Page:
Newcomer focuses on 'being present' with record

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Carrie Newcomer plays the Columbus Performing Arts Center in a Six String Concerts presentation Friday, March 14. Krista Detor opens. Tickets are $5-$25. Visit

Carrie Newcomer isn't a "give something up for Lent" kind of person. But a song on her forthcoming CD, A Permeable Life, titled Thank You Goodnight, was inspired by a spiritual practice she took on at the recommendation of a friend.

"She started saying, out loud, before bed, three things that she was grateful for," Newcomer explained.

"When I started doing it, I learned that ending the day with gratitude made all the difference."

The practice may be new, but the combination of the intentional seeking out and sharing of hopefulness is not, as Newcomer's work spanning 15 studio albums evinces. A Permeable Life continues Newcomer's music-making blueprint while at the same time giving it a new treatment.

"The songs on my album are from a lot of things I'm thinking about at the time," she said in explaining that all of her albums have the same theme.

Some of those things remain from one album to the next, things such as "finding the extraordinary in an ordinary day" or having "a spiritual current but not wanting to put the idea of 'sacred' into too small of a container."

New motifs running through this new record, Newcomer said, include the idea of thresholds and the importance of "being present."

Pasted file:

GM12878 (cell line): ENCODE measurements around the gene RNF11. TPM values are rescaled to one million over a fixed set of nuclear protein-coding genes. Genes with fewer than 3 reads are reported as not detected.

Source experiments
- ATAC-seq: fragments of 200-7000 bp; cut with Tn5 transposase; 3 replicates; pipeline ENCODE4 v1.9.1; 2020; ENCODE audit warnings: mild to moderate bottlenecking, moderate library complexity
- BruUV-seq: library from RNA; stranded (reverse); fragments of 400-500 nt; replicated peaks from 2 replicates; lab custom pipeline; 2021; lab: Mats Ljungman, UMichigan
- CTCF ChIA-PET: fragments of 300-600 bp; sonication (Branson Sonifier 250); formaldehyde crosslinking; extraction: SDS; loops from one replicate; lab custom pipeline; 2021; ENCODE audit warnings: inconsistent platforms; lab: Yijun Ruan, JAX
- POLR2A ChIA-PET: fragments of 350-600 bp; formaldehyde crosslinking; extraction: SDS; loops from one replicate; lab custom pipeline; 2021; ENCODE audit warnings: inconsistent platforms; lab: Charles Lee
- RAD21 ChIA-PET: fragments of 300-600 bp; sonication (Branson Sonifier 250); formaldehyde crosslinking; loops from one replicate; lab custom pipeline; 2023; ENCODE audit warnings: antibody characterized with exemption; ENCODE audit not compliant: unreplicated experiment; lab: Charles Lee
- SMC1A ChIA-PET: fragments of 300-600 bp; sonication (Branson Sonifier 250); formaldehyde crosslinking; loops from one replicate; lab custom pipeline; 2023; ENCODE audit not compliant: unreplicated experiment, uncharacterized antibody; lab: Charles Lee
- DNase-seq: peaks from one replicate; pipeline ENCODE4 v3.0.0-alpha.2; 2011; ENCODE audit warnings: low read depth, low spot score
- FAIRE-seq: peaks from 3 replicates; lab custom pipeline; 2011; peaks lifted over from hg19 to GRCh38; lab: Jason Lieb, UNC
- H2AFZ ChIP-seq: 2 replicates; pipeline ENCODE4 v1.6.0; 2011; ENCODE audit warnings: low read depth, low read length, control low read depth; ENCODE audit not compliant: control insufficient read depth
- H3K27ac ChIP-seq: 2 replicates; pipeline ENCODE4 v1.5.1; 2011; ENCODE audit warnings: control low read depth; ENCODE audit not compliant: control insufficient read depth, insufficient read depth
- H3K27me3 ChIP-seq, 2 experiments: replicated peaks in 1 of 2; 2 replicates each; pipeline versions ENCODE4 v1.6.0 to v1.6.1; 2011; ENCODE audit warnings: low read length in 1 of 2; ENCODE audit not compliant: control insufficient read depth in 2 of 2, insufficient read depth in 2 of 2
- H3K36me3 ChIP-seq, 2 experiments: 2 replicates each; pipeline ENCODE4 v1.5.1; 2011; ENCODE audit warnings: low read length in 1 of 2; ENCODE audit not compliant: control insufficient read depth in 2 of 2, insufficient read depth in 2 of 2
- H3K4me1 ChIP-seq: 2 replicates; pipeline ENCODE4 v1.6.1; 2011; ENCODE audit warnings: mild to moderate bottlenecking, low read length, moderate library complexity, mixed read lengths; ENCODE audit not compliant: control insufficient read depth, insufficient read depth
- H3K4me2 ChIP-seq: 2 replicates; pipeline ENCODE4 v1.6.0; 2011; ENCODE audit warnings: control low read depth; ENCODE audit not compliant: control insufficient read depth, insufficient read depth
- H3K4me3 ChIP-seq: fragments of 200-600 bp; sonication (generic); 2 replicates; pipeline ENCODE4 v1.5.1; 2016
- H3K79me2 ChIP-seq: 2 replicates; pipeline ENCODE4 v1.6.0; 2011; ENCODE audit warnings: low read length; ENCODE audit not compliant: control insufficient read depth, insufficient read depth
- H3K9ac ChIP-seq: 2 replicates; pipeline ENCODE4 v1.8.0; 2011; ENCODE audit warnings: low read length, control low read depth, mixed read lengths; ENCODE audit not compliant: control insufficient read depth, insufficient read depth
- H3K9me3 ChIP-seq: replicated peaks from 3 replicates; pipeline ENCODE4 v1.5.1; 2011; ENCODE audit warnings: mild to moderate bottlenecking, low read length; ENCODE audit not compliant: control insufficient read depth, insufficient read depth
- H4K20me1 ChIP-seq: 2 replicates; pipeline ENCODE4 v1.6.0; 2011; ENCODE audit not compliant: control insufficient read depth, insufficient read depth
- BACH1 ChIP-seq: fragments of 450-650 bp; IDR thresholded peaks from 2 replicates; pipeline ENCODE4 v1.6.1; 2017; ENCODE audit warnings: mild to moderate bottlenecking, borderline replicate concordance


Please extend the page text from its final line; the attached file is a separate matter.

"I did a lot of reflection on the idea of thresholds, finding yourself at a place where what's done is done but you've not quite arrived yet at whatever comes next. That space where something old that passed away is gone can look suspiciously like a hole, but it might really just be a space waiting for whatever is going to capture your attention. It can be exciting and scary.

"At this point, there aren't a whole lot of answers, but there are a lot of good questions. I'm not trying to answer them, but let's sit at a table together and ask them."

The idea of being present in the moment, specifically with another person, is a game-changer, Newcomer said.

"It's one of the finest gifts we can give each other, to just be, right here and right now. And when we keep practicing it -- it is a practice, meaning we're not experts and will have good and bad days -- something shifts in the way we see the world and we start to see these human threads that bind us together. We find we're more alike than different when we just sit down together at a table."

It's not by accident that Newcomer uses the imagery of sitting at a table when talking about both of these concepts. The entirety of A Permeable Life was created with just such a setting in mind.

"These songs are some of the most intimate I've ever released, and I wanted to present them in such a way that it felt like I was sitting at the kitchen table with the listener.

"I was fortunate enough to have musicians who helped capture a sort of elegant simplicity and I thought very carefully about presenting them in such a way as to capture that clarity and elegance. There's no guardrail between me and the listener."

If the stage at Newcomer's Friday, March 14, concert features a kitchen table, you can thank The Beat. Even if not, Newcomer won't be alone, as pianist Gary Walters will join her for this show. Additionally, Newcomer has, for the first time, released some of her non-songwriting writing, in a companion book also titled A Permeable Life. The essays and poems in the book relate to themes found on the album.

The book will be available at the concert. At press time, Newcomer hoped but could not promise she would have CDs (officially due out April 1) for sale as well. What she could promise was that she would play songs from the new album.